Updated: Jun 18, 2022
Sweat pant, Jogging Pant, PJ Pant – whatever you want to call them, if you’re making out of a knit that creates any amount of BULK, these are some ‘refinements’ that will improve your garment AND make the sewing a bit more fun and different! The pant shown below is for my almost 16 year-old grandson – something wam and cozy to wear around the house – AND these days, at home ‘virtual’ high school. Drawstring and elastic plus slim leg and cuffs all defined features. OK… ‘Nana on call’
I found this nice lofty double knit – kinda thermal in nature, at JoAnn Fabrics. I held it up to myself and bought twice the length I would need. Of course, I pre-washed the fabric!!! Having PLENTY of patterns on hand, but none with a slim leg – I opted for this old Simplicity 8022 (discontinued) one-seam pant. That makes sewing easy, but narrowing the leg a bit more challenging
From back during my retail shop days and the infamous ‘One Seam Pant’ classes I offered, I remembered that slashing the pattern 5 times, and overlapping was the way to narrow the leg. Realize…without side seams, to just narrow at the inseams wouldn’t really ‘work’. I had measurements of his favorite pants on hand from my NON-sewing daughter, so that helped. Those measurements included: *Waistband at rest* Inseam length * Side Seam length* Front Crotch length * Back Crotch length * Total width at hip – at crotch point * Circumference at lower leg – of the band at the ankle, and the width of that band. So – I slashed the pattern as shown applying the measurements I’d been given. Note that at the waistline edge, doing the slashing makes the center ‘bow’ upwards. With the crotch length info applied, you can see by the straightedge at the top, where I cut the top edge – allowing 1.5″ at the top for a turn-down casing. To change to having a 3″ wide cuff at the ankle, I cut off 2.5″ above the HEMLINE – 1/2″ seam allowance allotted for. BALANCE THE BULK The days of pressed open seam allowances are long gone – but that means lots of bulk to deal with, especially when sewing with knit fabrics. In addition, finishing edges with a serger generally finishes the seam allowances TOGETHER and pressed one direction. Therefore….note the following to BALANCE the BULK. Wherever the fabric will fold on itself (the waistline casing), or where stitching layers together (cuffs), this bulk is the challenge.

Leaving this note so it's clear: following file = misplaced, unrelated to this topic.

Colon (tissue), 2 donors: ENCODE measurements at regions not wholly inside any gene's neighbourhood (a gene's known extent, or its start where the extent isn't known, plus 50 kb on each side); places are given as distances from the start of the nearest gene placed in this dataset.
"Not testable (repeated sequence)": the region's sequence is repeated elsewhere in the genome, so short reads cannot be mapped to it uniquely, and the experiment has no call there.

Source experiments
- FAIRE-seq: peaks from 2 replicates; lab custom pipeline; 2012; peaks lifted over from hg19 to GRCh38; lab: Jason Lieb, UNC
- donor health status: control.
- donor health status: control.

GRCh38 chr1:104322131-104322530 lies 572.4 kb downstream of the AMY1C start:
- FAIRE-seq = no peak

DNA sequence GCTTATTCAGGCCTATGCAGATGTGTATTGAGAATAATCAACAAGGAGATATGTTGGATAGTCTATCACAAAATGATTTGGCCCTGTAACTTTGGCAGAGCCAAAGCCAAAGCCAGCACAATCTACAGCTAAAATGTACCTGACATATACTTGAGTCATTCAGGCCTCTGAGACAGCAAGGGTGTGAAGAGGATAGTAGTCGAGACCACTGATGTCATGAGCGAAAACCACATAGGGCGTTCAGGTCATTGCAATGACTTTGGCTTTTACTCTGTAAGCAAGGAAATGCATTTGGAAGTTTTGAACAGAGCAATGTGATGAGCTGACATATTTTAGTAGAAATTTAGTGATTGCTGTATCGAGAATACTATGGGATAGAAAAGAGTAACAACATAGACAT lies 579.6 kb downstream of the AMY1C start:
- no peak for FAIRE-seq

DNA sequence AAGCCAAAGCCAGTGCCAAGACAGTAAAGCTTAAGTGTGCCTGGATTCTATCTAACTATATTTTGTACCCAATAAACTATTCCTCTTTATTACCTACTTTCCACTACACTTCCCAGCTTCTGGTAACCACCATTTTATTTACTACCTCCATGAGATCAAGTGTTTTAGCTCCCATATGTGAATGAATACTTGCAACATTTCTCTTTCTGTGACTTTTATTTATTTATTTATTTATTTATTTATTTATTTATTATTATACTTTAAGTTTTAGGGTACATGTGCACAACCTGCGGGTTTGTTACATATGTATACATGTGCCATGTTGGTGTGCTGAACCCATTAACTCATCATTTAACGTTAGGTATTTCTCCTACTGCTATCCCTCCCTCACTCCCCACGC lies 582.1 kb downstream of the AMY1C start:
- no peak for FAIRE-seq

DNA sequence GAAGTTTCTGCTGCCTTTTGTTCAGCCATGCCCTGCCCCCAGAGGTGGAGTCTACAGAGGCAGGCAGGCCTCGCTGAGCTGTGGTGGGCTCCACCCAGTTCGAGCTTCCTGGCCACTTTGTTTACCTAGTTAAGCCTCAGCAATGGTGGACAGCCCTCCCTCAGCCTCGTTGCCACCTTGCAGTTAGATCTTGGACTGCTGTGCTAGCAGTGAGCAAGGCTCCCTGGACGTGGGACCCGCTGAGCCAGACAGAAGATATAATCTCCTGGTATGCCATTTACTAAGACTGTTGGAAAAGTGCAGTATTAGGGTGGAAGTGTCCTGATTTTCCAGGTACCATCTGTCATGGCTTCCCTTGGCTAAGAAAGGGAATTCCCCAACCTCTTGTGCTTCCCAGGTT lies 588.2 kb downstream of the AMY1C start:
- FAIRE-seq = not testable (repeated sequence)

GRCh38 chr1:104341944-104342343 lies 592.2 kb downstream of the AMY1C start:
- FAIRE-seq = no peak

To do this, just clip right into the stitching line AT the fold line of the hem, or fold. Then, just force the seam allowance opposite directions. That way, you'll have a total of 3 layers on both sides of the seam/fold rather than SIX layers going one direction. Simple!